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private Object _handle(ScriptParameter params) {
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// insert the correct biz logic
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Tapix.logInfo("Entered _handle()");
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Map<String, Object> functionParameters = (Map<String, Object>)params.getV();
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String hello = "Hello, " + params.getUserId();
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if (functionParameters.containsKey("youSaid")) {
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hello += "\n you said, " + functionParameters.get("youSaid");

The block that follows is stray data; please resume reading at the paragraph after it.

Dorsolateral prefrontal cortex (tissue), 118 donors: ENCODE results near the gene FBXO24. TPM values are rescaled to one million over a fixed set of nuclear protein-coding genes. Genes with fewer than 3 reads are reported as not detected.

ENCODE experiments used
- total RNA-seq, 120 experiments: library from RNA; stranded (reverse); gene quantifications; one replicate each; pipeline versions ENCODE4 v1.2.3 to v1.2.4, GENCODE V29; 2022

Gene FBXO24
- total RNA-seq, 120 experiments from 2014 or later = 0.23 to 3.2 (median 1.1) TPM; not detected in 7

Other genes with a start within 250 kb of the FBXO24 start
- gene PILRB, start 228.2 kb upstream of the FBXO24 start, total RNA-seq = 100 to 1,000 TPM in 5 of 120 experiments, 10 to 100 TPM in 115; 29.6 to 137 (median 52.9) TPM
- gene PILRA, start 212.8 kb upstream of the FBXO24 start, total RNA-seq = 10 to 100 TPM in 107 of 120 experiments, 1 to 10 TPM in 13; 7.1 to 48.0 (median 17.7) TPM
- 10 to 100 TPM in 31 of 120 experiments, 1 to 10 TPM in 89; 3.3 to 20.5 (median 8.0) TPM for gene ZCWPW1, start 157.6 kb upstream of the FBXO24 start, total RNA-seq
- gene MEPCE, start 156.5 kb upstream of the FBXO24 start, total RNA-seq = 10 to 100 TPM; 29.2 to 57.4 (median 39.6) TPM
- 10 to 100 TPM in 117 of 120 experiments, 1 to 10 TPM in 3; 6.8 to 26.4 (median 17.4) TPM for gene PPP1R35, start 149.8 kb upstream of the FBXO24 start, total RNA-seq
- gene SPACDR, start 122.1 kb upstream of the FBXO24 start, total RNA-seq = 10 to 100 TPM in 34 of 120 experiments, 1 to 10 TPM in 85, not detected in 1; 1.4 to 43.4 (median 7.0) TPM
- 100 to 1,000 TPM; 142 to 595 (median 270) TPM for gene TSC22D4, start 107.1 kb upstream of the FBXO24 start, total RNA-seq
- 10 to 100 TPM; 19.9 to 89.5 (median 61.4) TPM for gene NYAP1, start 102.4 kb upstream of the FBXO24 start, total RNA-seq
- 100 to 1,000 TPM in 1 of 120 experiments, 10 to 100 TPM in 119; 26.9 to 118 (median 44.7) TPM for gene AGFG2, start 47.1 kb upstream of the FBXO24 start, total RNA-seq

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}
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Tapix.logInfo("Exiting _handle()");
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return hello;
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}
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Running a Function as a Job

A function can be executed as a background job. This is useful for a long-running job where the function can orchestrate a process using other functions, scripts, and GCP services.
See the chapter on Long-Running Tasks for details.

Audit Logs

Audit logs are similar to the log messages discussed above with a distinction that audit log calls also log messages in the database. This is useful for auditing important business events. It is also useful to track, troubleshoot and monitor the status of long-running jobs.
The following code shows how to use logging vs audit logs.